High-Rise Buildings in Europe from Energy Performance Perspective

Masoud Sajjadian, L Tupenaite, L Kanapeckiene, J Naimaviciene, Sarah Radif, M Amado

    Research output: Published contribution to conferencePaper

    Abstract

    The United States is well known for the birthplace of high-rise buildings in the world since the nineteenth century. The trend continued across all continents and in 1940 Europe developed its first tall building of over 100 meters in Genoa, Italy. Building codes, technological development, energy crisis have all influenced the built environment in different ways; a very visible sign of such impacts can be seen in high-rise buildings not only on their architectural style but also on their energy performance.

    Different studies worldwide investigate the energy performance of modern high-rise buildings; however, evolution of such buildings is rarely considered. To close a gap, this study aims to make a closer look of how technological developments and energy crisis affected high-rise buildings in Europe with a focus on their energy performance.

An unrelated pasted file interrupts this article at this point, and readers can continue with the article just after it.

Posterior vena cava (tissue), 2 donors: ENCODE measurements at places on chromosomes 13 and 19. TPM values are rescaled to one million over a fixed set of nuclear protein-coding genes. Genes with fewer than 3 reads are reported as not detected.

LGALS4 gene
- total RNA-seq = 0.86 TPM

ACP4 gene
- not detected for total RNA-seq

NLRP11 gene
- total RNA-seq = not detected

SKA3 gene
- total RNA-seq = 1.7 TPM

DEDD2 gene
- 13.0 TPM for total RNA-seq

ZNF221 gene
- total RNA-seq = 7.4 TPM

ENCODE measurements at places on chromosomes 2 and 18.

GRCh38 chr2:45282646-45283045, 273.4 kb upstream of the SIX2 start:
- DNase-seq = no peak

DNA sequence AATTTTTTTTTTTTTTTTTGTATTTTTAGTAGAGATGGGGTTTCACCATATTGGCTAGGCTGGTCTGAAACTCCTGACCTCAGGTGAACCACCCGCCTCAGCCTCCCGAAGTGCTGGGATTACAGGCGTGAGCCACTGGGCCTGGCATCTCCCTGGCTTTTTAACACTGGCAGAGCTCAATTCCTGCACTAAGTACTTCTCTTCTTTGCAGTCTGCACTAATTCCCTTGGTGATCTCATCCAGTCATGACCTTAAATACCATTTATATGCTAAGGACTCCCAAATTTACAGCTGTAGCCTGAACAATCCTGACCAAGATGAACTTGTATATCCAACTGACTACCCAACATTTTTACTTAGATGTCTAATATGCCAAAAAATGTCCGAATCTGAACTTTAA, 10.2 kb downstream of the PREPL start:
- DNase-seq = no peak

Study is organized as follows. Section 1 presents general evolution of high-rise buildings in Europe and includes analysis of the findings on their energy performance from other studies. In Section 2 changes of high-rise buildings’ performance are categorized into three distinct periods of from birth to when curtain walls become widely popular across Europe and from curtain wall system popularity to the world’s energy crisis and from the energy crisis to the development of building standards. In Section 3 simplified (steady-state) heat loss comparison is performed. Discussion on findings and comparisons among different generations of buildings with a focus on energy performance is provided in Section 4. Section 5 concludes the study and provides insights for future research.
    Original languageEnglish
    Publication statusAccepted/In press - 2019

    Fingerprint Dive into the research topics of 'High-Rise Buildings in Europe from Energy Performance Perspective'. Together they form a unique fingerprint.

  • Cite this

    Sajjadian, M., Tupenaite, L., Kanapeckiene, L., Naimaviciene, J., Radif, S., & Amado, M. (Accepted/In press). High-Rise Buildings in Europe from Energy Performance Perspective.